Not the capital of Turkey (that's Ankara) but certainly the cultural hub and most well-known city in Turkey. Istanbul was the perfect transition between Europe and Asia as it really is a mix of east and west culture and development (and is literally split between the two continents). It has the western and modern feel to it with its major pedestrian shopping streets lined with chain stores, fancy hotels and numerous bars promoting alcohol. In other respects, it feels very much like a massive, crowded developing nation with muslim and eastern influence. A good example in my mind is the Blue Mosque, a beautiful, large mosque from the 17th century (middle eastern influence) that has a multicolored, dancing fountain in the courtyard in front of it that looks straight out of Vegas (western).
Istanbul is MASSIVE. There are 14 million people in Istanbul (NYC has 8.5 million). A view from above in one of the many rooftop cafes is a must so you can really see how large the city is and how beautiful it is set on the water. The city is packed with mosques, thousands of them. But interestingly, in its modern/secular Turkish way, the city goes on functioning like normal as if nothing is happening during calls to prayer. There are a ton of interesting historical sites in Istanbul, and along with those came some of the longest lines we have seen. To name a few, there is the previously mentioned, there is the Blue Mosque (my favorite), the Hagia Sophia (originally a church from the 6th century, then converted into a mosque, and now a museum), the Basillica Cistern (a massive marble columned underground water storage room from roman times) and the Topkapi Palace (home to Turkey's past Sultans which was equipped with massively decorated rooms, was protected by African eunuch guards and hundreds of concubines serving at the pleasure of the Sultan, i.e. a place straight out of a Game of Thrones plot). You may have recently heard about these sites as the Pope was just visiting them during his trip to Turkey. On the negative side of Istanbul, it did have some of the most homeless mother's with children, beggar kids and stray cats we have seen on our travels so far. It certainly is a big city struggling to keep up with its general economic growth.
Ephesus is one of the best preserved Roman cities on remaining in the modern worlds. It ranks right up there behind Pompeii and Rome as the best Roman sight I have been to. It was surprising to me to find such an established Roman city in Turkey, but I forgot how far the Roman empire spread (Istanbul was the capital of the eastern part of the late Roman empire, then known as Constantinople). Ephesus take about a day to walk through and you see the remains of old houses, shops and meeting places. The best preserved, and most impressive, sites are the very large amphitheater and the facade of the old library, which are extremely well preserved. While it is definitely a city of ruins today, you still get a feel for how expansive and impressive Roman culture and technology was. It is also said that the virgin Mary actually fled to Ephesus and you can view her old home here.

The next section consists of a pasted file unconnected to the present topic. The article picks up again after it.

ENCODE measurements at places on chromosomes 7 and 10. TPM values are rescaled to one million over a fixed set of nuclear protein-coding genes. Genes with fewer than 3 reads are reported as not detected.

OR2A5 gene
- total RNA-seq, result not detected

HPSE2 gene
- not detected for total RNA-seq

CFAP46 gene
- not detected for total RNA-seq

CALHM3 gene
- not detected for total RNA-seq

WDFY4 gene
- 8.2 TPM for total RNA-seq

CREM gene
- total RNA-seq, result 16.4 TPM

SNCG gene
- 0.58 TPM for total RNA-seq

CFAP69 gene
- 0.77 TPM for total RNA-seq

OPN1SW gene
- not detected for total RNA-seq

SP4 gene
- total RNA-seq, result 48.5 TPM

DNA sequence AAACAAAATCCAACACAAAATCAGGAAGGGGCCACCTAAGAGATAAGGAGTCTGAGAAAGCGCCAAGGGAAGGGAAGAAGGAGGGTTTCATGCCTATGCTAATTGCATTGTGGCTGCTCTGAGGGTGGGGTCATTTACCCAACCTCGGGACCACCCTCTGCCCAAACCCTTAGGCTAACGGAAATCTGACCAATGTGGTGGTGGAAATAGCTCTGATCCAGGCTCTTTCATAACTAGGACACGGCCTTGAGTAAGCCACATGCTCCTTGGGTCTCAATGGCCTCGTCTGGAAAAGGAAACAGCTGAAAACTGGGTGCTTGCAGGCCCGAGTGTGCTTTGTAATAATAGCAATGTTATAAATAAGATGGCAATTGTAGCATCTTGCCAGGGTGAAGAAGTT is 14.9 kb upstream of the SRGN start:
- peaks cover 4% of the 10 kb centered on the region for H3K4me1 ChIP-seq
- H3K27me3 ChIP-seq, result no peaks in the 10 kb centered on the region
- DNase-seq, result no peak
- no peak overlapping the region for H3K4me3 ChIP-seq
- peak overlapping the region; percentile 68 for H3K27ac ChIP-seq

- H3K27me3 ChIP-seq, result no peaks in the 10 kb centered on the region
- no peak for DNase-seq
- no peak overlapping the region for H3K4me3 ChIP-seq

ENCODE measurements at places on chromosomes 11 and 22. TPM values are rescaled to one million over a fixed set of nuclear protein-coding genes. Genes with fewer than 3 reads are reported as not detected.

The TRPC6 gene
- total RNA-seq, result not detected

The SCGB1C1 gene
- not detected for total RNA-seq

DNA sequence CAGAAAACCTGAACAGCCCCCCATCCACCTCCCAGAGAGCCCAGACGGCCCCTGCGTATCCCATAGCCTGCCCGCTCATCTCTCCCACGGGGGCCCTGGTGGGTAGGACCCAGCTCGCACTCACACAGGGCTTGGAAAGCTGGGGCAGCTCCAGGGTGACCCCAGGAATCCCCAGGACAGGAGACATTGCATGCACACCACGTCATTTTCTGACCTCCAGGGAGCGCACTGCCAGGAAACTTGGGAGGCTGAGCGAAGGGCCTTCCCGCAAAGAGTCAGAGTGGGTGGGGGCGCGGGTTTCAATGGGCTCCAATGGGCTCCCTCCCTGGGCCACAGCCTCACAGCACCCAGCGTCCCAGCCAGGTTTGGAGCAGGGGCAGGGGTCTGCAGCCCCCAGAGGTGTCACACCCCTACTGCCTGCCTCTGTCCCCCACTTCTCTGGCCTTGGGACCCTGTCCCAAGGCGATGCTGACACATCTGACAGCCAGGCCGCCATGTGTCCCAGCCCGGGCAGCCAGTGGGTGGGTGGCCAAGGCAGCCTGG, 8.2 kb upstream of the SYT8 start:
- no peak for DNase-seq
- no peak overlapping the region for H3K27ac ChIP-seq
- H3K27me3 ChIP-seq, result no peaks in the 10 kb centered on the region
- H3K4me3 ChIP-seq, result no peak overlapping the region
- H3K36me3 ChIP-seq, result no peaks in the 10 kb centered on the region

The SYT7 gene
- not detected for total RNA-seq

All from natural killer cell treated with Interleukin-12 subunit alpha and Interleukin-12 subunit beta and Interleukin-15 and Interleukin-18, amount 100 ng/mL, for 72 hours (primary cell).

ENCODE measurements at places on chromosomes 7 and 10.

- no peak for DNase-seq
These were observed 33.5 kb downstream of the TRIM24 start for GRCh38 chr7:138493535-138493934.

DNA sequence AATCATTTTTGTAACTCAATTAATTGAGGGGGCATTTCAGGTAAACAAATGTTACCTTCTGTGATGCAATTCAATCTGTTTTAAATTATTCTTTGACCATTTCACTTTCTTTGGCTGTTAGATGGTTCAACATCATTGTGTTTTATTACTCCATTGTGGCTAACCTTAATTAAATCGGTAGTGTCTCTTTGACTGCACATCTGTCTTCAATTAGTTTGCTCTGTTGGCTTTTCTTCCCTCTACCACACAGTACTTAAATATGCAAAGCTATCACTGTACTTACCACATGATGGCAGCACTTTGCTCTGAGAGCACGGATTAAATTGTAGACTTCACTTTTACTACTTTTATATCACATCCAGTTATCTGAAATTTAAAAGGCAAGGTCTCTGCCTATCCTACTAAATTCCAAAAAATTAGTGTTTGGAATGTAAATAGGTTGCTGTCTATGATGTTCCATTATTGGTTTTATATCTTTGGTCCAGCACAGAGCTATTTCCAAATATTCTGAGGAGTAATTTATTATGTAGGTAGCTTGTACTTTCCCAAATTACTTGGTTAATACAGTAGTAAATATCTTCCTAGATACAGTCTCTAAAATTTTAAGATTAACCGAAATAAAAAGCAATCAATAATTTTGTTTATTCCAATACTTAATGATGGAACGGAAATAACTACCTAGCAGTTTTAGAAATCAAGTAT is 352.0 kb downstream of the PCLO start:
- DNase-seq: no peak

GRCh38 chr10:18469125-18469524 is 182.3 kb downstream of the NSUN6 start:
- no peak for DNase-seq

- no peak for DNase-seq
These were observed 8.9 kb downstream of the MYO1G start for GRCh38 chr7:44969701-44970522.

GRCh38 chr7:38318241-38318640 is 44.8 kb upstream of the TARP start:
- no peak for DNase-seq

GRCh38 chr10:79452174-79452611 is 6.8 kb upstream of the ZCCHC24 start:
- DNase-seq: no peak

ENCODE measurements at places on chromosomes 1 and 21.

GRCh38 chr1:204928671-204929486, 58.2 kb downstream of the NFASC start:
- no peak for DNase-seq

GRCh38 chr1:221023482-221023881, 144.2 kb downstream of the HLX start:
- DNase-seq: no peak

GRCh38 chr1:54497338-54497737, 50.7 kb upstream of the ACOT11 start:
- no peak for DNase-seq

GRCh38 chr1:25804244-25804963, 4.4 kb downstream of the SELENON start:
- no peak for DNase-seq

Pamukkale is a unique natural phenomenon unlike anywhere I have seen in the world. Water from a number of hot springs flows down the mountains. It is rich in calcium carbonate and is deposited onto the rocks, eventually hardening into travertine. What results are white-coded mountains that look like snow covered glaciers, but are no such thing. Your brain is tricked when you step barefoot onto the white rocks (as required) and it is not freezing cold. There are also little pools filled with the mineral rich white water. You can also swim in one of the hot springs, as people have been doing for thousands of years...the main one used to be the favorite hang out of Cleopatra.
Fethiye and Kas were the beautiful beach portions of our trip. Fethiye, though beautiful, was a little bit of a cheesy beach town, reminiscent of Panama City or the like. We were randomly there during the Turkish air show though and got to see some cool acrobatics of the Turkish military fighter planes.
Kas was even prettier and reminiscent of some of our favorite places in Croatia. The coastline was spectacular with views of the islands and mountains in the distance. Because of a mutual Facebook friend we were able to hook up with new traveler friends, also traveling for a year! They were dog sitting (for 7 dogs!) at a beautiful house with a large balcony and pool overlooking the ocean. They invited us to stay at the house and we had an amazing time enjoying the view and swapping travel tales. Definitely check out their blog for their great travel stories http://www.detourswelcome.com. Thanks so much Ana and Nic!
Check back soon for a write up of the city in Turkey with the most unique landscape, Cappadocia (plus some posts about Turkish Food and a weird Turkish cultural experience!